It only took me two sittings to finish Struck: One Christian’s Reflections on Encountering Death by Russ Ramsey. And that’s because I had to go to sleep. Grateful to have Russ share here for you today about how God is with us in the midst of our suffering. He certainly knows what he’s talking about — when his doctor told him he was dying, he came alive.
God does not owe me a life free from suffering. To expect that he does is to grossly misread the Scriptures. Pick a saint, any saint, and you will find a trail of sorrow, hurt, sin, and catastrophe in their wake.
Behind Abraham sits Hagar a bowshot away from her son Ishmael who has been cast out of the camp. She is waiting for the boy to die.
Behind David is Uriah the Hittite lying dead on the battle field while the king’s son grows in Uriah’s wife’s womb.
Behind Peter, the sound of the cat o’nine tails raking across the back of his best friend is interrupted by the crow of a rooster.
The Lord does not owe me a pain-free life. But he does promise to be with me in it.
Because the Lord often withholds explanation for our pain, we must not look at suffering as though it is some divine gimmick designed to teach us some important life lesson. That would make too little of the reality.
God’s people do not walk through suffering toward the moral of the story. Rather, we walk toward the eternal presence of the Maker and Lover of our souls. This I must remember.
I must also proclaim that “it is a fearful thing to fall into the hands of the living God.” Suffering is not an event. It is a path. Scripture calls it a road pocked with miry clay and slippery rocks.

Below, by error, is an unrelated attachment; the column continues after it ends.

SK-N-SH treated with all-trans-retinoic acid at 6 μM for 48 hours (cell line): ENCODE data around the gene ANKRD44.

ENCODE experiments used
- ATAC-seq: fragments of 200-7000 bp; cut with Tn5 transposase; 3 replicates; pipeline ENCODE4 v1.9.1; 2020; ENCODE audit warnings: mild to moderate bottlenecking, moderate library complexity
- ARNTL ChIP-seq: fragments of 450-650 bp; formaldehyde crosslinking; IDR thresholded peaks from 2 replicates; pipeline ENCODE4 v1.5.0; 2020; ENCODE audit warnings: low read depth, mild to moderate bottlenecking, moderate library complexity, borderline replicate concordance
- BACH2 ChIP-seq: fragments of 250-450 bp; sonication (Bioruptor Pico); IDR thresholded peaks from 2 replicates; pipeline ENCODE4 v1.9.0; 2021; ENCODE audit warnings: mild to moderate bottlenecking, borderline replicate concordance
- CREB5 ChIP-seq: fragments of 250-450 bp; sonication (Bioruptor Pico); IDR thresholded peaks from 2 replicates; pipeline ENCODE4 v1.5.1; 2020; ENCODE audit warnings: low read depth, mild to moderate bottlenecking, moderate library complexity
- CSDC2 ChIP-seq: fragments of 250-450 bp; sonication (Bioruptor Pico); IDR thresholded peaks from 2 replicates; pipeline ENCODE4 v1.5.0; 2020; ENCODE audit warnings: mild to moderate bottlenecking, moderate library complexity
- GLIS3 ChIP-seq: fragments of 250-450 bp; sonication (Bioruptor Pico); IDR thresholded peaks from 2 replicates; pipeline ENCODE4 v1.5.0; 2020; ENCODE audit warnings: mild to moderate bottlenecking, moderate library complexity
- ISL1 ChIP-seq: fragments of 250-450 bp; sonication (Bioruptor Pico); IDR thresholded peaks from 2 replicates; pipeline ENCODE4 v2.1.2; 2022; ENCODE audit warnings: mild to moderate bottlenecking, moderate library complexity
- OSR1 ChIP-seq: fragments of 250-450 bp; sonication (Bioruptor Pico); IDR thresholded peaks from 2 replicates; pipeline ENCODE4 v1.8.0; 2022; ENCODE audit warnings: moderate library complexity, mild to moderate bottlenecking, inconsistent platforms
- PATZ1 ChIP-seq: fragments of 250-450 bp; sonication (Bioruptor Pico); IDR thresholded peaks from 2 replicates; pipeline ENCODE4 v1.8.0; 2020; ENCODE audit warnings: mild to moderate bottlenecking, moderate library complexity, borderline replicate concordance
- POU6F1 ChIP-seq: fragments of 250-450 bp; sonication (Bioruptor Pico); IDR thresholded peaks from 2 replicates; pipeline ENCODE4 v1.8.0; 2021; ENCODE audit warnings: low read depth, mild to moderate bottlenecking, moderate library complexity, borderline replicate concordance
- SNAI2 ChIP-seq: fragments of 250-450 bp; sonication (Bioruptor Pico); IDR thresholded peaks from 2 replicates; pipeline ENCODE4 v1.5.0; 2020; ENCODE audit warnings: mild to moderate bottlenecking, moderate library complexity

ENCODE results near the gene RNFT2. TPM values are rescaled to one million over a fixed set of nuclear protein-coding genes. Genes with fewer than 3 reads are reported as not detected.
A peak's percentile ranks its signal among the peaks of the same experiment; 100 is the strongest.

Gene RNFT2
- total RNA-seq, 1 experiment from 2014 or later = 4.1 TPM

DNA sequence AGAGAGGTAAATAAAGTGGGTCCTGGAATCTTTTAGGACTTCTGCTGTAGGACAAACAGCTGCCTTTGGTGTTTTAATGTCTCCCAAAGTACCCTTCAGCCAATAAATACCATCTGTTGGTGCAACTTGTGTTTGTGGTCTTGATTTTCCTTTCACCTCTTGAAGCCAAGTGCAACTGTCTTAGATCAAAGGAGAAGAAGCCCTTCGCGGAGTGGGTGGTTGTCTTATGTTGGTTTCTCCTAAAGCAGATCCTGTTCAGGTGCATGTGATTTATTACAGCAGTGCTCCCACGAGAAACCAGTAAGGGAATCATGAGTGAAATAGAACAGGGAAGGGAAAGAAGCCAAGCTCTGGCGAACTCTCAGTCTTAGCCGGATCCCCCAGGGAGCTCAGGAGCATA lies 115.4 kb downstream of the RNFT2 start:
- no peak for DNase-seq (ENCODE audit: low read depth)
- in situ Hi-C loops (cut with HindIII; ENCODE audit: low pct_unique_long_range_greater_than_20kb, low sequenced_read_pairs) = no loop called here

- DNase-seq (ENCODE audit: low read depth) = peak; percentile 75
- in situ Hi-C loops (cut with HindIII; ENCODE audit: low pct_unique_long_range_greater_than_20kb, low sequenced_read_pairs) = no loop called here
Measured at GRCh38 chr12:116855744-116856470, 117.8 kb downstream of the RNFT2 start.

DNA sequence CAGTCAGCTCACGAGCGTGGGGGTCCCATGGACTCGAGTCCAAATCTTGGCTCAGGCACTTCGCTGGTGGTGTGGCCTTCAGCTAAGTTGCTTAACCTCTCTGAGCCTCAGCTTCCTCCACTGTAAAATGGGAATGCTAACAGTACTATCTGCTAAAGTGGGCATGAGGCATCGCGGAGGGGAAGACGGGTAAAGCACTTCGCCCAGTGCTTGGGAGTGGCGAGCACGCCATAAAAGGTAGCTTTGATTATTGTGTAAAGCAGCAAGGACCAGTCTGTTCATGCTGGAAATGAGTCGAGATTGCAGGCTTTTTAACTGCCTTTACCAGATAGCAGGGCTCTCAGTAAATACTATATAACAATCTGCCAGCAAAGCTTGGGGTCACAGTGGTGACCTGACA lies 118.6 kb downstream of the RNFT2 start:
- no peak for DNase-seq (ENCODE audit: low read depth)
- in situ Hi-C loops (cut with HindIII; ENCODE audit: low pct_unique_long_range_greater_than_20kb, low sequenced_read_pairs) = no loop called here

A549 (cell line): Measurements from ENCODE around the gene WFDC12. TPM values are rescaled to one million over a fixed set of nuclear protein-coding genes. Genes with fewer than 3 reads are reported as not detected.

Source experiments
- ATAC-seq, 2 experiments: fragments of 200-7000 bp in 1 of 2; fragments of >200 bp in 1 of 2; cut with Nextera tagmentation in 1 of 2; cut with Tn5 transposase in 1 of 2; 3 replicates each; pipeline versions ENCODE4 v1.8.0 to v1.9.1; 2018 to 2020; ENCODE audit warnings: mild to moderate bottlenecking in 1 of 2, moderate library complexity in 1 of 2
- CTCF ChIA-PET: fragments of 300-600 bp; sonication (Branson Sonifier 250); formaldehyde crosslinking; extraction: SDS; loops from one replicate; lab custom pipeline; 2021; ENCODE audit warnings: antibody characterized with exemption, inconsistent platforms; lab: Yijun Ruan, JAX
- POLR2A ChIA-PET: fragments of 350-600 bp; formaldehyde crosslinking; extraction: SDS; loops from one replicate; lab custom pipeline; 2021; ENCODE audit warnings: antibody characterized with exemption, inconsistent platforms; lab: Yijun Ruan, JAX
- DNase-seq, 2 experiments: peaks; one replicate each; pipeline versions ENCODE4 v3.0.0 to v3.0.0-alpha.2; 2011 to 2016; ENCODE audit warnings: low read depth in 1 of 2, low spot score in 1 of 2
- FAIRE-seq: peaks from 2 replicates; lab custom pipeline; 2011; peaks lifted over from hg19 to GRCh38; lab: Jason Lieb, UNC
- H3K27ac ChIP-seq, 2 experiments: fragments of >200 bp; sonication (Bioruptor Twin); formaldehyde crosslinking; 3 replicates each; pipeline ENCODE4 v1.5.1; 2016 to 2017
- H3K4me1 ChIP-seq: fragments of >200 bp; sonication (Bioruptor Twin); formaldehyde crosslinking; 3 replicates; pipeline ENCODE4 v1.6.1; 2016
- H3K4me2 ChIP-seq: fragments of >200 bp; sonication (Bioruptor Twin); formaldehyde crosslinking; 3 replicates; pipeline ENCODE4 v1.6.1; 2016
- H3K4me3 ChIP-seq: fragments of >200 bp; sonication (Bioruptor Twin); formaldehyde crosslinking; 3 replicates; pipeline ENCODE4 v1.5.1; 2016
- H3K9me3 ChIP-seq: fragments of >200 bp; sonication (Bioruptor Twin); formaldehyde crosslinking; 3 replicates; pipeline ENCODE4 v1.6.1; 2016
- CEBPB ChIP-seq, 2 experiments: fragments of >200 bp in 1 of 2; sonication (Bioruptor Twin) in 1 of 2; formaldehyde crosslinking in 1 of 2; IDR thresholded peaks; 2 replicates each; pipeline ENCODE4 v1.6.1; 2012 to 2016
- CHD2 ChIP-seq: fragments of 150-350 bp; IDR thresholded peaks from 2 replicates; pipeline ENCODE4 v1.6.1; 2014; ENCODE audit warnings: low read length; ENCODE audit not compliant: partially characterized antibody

There are plenty of advisors out there who would counsel me to dress this up in positive thinking. But I do not think it would be honest to try to pad my experience with cleverly contrived optimism that denies what is true. My faith in Christ provides a deeper, truer way.
I want to feel my sorrow. I want to walk in it. If the Lord walks there with me, what possible advantage could there be in conjuring another way?
No, I choose the road of suffering, and I pray for the courage to walk it honestly. The truth is my heart is broken.
I need time to say as the psalmist said, “When I remember God, I moan; when I meditate, my spirit faints.” As part of my confession of faith, I need to say that I am not okay—not completely.
Lamentation is a part of worship. It is that part of us that cries out over the sorrow of the suffering, pain, and relational brokenness by which we have all been hurt.
I lament to the Lord that over these past two years I have been the bruised reed he has promised not to break. I am the smoldering wick he has promised not to extinguish. I am the brokenhearted whose wounds need binding. God gave me this body with all of its physical limits, and then he broke me. He is at the same time my Healer and the one who has permitted my affliction.
The deeper I venture into this affliction, the more questions I have. But I remember C. S. Lewis who said, “When I lay these questions before God I get no answer. But a rather special sort of ‘no answer.’ It is not the locked door. It is more like a silent, certainly not uncompassionate, gaze. As though he shook his head not in refusal but waiving the question. Like, ‘Peace, child; you don’t understand.’”
I have reconciled myself to the fact that there is much I do not understand. But where else can I go? He alone has the words of life. Though he slay me, yet will I trust him. But though I trust him, yet shall I lament that he has slain me.
Take it from me – You want to read the rest of this story.
Russ grew up in the fields of Indiana. He and his wife and four children make their home in Nashville, Tennessee.
Russ is the author of Behold the Lamb of God: An Advent Narrative (Rabbit Room Press, 2011), Behold the King of Glory: A Narrative of the Life, Death, and Resurrection of Jesus Christ (Crossway, 2015), and Struck: One Christian’s Reflections on Encountering Death (IVP, 2017).
Russ Ramsey’s personal mission is to communicate the truths of Scripture in accessible ways to people in process. To learn more about Russ, visit his website.